Met Opera in our backyard
Published: Friday, January 5, 2007 at 6:01 a.m.
Last Modified: Thursday, January 4, 2007 at 10:50 p.m.
New Yorkers were the first to see that something was up at the Metropolitan Opera.
The Met at the movies
Screenings for the Met at the Movies series in Gainesville start at 1:30 p.m. (except for "The Magic Flute") at Butler Plaza, 3101 SW 35th Blvd. Tickets are $18, $15 for children.
- Saturday: "I Puritani" starring Anna Netrebko
- Jan. 13: "The First Emperor," world premiere of Tan Dun's opera, with Placido Domingo
- Jan. 23 at 7:30 p.m. (replay): "The Magic Flute," new 100-minute English-language version, directed by Julie Taymor.
- Feb. 24: "Eugene Onegin," with Renee Fleming and Dmitri Hvorostovsky, conducted by Valery Gergiev
- March 24: "The Barber of Seville," new production with Joyce DiDonato and Juan Diego Florez
- April 28: "Il Trittico," new production of Puccini's triptych, directed by Jack O'Brien
In addition to the 3,700 elegant guests at the Met's opening night performance of "Madama Butterfly," thousands more watched Puccini's masterpiece on giant outdoor screens at Times Square and Lincoln Center Plaza.
That was Sept. 25, and it was a hint of the fresh winds blowing through the musty halls of the world's most distinguished opera company. But behind the scenes, the mastermind of the Met's transformation, former Sony Classical head Peter Gelb, was just getting started.
On Jan. 6, Gainesville movie patrons will see the latest of Gelb's innovations — a high-definition broadcast of "I Puritani" starring Anna Netrebko beaming live from the Met stage directly into movie theaters here and around the globe.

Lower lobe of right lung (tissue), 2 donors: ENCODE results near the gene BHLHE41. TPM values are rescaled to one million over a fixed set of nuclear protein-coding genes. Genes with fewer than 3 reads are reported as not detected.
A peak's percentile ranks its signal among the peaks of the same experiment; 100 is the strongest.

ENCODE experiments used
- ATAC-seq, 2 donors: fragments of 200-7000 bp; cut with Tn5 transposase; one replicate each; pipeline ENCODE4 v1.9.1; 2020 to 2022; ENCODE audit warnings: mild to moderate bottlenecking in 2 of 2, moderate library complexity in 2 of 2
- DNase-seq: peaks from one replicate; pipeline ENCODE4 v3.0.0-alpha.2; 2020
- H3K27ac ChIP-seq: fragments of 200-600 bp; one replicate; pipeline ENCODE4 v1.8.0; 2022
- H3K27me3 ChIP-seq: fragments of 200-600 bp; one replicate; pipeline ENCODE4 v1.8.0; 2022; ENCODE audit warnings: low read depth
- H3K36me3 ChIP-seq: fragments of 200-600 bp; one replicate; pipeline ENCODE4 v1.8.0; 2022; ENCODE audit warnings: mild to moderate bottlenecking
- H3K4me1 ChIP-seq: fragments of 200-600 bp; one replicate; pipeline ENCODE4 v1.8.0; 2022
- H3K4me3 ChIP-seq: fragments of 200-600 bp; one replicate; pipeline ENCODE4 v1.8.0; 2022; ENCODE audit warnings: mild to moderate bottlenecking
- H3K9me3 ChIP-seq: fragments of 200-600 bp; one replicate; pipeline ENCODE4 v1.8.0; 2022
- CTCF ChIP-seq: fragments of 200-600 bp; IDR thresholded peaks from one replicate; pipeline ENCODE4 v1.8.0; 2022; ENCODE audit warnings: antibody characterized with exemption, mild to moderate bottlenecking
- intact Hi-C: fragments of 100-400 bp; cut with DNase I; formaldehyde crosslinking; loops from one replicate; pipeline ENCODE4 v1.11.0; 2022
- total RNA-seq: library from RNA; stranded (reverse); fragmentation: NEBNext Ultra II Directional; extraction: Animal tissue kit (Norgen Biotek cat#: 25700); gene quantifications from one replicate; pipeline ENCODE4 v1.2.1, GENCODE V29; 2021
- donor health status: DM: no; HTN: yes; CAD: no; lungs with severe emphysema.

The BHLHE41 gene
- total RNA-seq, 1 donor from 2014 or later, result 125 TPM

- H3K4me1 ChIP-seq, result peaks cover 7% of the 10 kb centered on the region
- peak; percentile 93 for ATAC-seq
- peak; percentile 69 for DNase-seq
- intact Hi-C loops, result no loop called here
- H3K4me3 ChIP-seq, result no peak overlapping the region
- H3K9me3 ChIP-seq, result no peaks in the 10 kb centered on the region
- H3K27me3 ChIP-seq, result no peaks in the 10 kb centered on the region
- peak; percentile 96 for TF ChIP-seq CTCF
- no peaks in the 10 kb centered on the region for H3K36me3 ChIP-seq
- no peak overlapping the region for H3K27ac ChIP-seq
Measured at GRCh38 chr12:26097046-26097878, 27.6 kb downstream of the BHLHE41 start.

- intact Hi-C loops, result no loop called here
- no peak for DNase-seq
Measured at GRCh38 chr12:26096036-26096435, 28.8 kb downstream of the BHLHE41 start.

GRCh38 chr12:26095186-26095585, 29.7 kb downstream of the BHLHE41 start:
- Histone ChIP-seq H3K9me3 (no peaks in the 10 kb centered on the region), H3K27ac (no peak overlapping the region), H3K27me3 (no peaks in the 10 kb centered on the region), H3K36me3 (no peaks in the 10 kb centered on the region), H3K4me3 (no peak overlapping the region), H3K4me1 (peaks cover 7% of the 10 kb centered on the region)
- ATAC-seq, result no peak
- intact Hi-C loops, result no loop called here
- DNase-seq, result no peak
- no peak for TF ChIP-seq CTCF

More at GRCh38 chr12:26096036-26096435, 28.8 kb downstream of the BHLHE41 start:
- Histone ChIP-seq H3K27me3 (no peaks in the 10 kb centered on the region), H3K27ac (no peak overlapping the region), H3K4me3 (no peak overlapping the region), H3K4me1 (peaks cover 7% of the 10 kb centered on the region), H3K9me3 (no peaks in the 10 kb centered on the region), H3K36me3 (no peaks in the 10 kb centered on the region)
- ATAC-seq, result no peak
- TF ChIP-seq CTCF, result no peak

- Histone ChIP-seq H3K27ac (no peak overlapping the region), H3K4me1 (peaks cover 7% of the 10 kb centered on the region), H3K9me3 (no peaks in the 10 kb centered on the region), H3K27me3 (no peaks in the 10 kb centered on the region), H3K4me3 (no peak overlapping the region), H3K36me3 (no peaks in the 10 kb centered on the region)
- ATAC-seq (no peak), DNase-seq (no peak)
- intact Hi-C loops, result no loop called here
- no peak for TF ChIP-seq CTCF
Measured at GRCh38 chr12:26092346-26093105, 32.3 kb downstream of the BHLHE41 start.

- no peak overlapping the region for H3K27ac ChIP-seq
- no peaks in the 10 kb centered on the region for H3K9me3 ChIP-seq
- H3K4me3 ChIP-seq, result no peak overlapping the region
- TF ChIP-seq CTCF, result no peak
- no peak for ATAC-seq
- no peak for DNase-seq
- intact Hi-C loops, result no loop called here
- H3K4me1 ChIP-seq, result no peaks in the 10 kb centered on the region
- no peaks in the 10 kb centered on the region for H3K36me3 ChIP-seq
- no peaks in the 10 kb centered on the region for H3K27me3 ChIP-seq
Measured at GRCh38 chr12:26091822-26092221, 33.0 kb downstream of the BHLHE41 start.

"We're creating the operatic model equivalent of a movie rollout," said Gelb, whose resume in classical music includes running the Met's TV and video productions during the 1980s.
The Met hopes that "The Metropolitan Opera: Live in HD" will revolutionize the way we see and hear opera.
"It's a convergence of technology coming of age and a more practical approach from the unions," Gelb said. The "convergence" includes a joint venture with National CineMedia, a company that develops alternative content for 11,000 movie theaters belonging to AMC Entertainment, Cinemark USA and Regal Entertainment Group.
More than 100 theaters in the United States are equipped for the broadcasts, said a spokesperson for National CineMedia
Of those, only 56 had theaters available for the series' first production, Mozart's "The Magic Flute," which began the series on Dec. 30.
The number of presenting theatres in the series increases incrementally, from 56 locations for "The Magic Flute," to 87 locations including Gainesville for "I Puritani," and 111 locations for the rest of the series, according to National CineMedia.
The Gainesville Cinema Stadium 14, which is showing "I Puritani" on Saturday, will show a repeat of "The Magic Flute" on January 23 at 7:30 p.m. And local audiences may find it worth waiting for: It was directed by "The Lion King" designer Julie Taymor in a 100-minute "family-friendly" version in English.
Considering the series as a whole, expensive "electronic guarantees" in musicians' contracts have long stymied the classical music industry's ability to disseminate its product.
But this fall the three unions representing the Met's orchestra, stagehands and singers and dancers agreed to contracts replacing up-front payments with revenue-sharing deals on broadcasts and HD broadcasts, satellite radio transmissions, DVDs and CDs and a host of other media.